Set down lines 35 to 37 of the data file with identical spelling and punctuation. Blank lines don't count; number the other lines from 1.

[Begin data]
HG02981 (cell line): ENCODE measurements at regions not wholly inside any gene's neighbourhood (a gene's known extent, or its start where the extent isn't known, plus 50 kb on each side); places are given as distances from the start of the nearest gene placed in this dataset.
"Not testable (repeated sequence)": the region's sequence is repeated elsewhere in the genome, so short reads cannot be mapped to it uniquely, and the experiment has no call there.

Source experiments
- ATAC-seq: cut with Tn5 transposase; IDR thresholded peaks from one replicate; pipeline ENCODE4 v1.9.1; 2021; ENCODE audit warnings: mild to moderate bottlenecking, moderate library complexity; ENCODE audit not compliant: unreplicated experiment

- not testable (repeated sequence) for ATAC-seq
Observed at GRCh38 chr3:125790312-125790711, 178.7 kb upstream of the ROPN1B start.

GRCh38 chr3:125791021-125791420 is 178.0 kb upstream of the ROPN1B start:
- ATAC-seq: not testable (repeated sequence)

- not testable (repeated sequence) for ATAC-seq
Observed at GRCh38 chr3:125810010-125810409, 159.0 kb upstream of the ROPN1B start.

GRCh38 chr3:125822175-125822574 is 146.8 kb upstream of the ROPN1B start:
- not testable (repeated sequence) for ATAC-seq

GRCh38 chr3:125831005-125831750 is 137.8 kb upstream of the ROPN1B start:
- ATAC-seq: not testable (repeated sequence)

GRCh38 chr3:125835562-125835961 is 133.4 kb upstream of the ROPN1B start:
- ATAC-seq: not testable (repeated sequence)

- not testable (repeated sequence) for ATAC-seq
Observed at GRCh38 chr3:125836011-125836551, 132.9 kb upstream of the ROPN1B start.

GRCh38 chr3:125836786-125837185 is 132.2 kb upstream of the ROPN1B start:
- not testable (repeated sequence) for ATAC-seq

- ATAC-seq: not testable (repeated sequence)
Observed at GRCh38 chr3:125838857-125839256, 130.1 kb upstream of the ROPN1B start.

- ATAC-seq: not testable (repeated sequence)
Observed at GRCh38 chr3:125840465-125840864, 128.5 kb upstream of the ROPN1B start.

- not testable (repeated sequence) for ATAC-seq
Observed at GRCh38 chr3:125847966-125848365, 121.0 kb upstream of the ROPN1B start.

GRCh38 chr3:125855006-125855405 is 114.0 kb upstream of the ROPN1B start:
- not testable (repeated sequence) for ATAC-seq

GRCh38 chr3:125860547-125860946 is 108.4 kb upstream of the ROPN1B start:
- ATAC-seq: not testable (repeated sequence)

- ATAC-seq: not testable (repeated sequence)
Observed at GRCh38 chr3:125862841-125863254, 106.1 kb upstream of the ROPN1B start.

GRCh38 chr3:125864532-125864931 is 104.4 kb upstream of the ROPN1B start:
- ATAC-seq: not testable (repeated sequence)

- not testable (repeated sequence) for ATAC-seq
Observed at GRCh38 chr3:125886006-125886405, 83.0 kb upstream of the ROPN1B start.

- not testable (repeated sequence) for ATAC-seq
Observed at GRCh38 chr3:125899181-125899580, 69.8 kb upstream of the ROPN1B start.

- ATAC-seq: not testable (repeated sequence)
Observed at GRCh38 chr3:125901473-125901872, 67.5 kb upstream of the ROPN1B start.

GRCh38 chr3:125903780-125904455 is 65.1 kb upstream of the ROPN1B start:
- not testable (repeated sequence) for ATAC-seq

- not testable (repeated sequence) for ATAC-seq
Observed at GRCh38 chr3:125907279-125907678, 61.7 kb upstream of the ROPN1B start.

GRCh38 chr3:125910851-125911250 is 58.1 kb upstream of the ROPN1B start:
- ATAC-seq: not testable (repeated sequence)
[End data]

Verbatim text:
- not testable (repeated sequence) for ATAC-seq
Observed at GRCh38 chr3:125886006-125886405, 83.0 kb upstream of the ROPN1B start.

- not testable (repeated sequence) for ATAC-seq